A long while back I had two regulars in my bar who enjoyed tasking me with interpreting classic cocktails. One night, these fellows ordered their all-time favorite, the Pendennis Club Cocktail. I blushed over my inability to conjure it: I had heard of it but had never encountered one nor seen a recipe. They walked me through it—gin, apricot brandy, lime juice, and Peychaud’s, the revered, anise-inflected New Orleans bitters. Taking a sip, I experienced one of those zoomfreeze moments. Intriguingly opaque, slightly frothy,and salmon-hued, the Pendennis Club Cocktail has a mesmerizing balance of flavors: sweet, tart, and packed with spice and strength all at the same time. It has remained one of my favorite drinks for some two decades, during which time I have tinkered with its parts and attempted to trace its perplexing history.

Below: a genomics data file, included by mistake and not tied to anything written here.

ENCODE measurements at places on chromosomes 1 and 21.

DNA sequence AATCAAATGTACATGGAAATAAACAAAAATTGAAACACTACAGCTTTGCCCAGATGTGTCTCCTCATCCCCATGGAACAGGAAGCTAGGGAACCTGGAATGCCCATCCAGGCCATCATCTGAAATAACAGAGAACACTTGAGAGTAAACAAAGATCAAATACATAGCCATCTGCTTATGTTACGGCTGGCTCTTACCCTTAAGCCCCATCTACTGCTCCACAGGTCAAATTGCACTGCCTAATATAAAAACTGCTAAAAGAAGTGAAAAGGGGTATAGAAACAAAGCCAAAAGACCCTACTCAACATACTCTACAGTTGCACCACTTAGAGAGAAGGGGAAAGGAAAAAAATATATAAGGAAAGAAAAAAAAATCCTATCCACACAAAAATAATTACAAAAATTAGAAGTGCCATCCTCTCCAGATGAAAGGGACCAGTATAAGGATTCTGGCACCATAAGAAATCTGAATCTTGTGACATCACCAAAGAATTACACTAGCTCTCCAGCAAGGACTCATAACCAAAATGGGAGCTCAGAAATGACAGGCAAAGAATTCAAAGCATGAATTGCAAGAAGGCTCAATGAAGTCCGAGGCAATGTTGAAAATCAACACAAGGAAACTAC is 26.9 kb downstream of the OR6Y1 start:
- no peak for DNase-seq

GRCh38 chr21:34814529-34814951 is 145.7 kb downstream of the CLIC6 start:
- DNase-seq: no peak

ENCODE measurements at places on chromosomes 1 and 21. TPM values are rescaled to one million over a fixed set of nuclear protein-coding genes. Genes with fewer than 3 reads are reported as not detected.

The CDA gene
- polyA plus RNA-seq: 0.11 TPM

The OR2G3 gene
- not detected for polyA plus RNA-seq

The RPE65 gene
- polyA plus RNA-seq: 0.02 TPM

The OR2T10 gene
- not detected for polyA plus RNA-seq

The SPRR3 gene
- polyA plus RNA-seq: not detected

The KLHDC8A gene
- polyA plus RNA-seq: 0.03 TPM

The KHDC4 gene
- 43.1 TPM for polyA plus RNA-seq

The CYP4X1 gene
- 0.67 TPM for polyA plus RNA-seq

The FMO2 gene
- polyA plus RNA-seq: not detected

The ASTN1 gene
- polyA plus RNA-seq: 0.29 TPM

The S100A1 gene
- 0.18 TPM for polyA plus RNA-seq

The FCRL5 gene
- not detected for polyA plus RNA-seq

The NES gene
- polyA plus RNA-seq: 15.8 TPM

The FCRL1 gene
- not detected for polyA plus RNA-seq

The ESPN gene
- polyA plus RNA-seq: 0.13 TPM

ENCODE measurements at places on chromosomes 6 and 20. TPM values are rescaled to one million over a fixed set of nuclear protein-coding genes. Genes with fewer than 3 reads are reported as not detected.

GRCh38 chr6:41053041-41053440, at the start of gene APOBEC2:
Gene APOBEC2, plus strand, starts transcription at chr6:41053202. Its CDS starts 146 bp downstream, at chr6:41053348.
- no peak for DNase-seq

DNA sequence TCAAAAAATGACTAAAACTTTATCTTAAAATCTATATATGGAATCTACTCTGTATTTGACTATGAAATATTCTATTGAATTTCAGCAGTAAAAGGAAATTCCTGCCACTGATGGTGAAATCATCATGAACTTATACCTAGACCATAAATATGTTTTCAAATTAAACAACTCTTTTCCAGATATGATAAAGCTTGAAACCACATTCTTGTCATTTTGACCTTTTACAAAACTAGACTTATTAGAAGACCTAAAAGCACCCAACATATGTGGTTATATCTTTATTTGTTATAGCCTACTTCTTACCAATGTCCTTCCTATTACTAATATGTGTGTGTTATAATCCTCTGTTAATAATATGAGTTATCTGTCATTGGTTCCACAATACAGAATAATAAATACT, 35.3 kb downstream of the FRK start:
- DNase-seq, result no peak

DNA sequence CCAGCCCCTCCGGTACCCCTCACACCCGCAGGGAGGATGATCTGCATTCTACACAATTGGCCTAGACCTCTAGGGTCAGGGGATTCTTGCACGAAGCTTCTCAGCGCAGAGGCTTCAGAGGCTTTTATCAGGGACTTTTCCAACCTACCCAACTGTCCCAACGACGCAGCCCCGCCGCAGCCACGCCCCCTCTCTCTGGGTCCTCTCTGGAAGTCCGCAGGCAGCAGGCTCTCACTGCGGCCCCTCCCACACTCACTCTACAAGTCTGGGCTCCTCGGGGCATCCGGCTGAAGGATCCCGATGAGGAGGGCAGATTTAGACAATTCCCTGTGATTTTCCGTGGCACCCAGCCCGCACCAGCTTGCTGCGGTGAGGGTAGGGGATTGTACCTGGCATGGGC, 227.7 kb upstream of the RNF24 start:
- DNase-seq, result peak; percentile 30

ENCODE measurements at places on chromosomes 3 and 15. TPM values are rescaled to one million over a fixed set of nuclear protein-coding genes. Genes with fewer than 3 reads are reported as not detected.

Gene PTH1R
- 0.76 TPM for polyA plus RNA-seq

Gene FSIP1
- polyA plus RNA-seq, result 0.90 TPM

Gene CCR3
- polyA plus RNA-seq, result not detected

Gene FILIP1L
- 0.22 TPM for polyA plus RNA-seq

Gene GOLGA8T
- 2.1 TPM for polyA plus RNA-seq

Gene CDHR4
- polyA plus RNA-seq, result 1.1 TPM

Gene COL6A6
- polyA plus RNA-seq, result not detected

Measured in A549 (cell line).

The actual Pendennis Club is a dining and social institution in Louisville, Kentucky, some 130 years old and deeply garlanded with its city’s history. It has long billed itself as the birthplace of the old-fashioned, a debate that has raged long and loud but one for which I’d prefer to stay on the sidelines. Instead, what I’ve wanted to know for many years is, who cooked up the actual Pendennis Club Cocktail, and why, in the middle of the bourbon belt, would this namesake house drink be composed with gin?
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